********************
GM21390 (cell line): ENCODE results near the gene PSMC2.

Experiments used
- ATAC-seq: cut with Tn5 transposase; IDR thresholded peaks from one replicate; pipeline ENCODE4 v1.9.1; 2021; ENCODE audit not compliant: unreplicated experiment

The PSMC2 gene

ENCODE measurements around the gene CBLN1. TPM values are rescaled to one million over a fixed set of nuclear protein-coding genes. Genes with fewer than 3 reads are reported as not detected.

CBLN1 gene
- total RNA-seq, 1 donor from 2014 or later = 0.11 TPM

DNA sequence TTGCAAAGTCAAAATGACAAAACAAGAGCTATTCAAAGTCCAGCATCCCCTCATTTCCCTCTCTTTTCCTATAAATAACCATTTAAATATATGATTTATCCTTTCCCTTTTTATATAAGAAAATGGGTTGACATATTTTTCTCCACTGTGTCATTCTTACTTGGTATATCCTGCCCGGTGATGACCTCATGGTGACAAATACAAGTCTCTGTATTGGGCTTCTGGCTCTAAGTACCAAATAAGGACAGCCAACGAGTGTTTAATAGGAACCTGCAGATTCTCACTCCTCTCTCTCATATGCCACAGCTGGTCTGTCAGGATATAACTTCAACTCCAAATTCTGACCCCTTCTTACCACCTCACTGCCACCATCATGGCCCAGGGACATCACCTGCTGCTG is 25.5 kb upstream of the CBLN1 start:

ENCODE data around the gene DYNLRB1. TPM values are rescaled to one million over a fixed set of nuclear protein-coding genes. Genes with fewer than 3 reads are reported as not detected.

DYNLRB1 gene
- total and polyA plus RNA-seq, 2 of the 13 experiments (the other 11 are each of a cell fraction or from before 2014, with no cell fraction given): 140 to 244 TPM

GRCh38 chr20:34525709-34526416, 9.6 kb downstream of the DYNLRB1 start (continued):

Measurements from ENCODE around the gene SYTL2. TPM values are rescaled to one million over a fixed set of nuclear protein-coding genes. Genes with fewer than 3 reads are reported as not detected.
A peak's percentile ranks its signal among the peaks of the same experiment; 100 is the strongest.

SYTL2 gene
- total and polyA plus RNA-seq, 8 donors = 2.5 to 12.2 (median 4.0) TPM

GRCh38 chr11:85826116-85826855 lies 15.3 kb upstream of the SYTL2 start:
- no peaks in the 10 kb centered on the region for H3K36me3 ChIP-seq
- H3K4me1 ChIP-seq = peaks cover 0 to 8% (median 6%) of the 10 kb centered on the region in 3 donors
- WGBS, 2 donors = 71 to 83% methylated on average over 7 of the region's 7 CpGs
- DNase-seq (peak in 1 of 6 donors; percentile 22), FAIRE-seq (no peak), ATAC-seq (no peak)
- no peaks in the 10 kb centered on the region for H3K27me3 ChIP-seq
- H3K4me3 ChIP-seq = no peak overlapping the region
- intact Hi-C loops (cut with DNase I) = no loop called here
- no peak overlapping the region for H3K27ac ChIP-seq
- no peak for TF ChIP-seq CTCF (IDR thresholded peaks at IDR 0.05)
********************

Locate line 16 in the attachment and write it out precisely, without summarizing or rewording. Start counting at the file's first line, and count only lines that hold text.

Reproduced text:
- total and polyA plus RNA-seq, 8 donors = 2.5 to 12.2 (median 4.0) TPM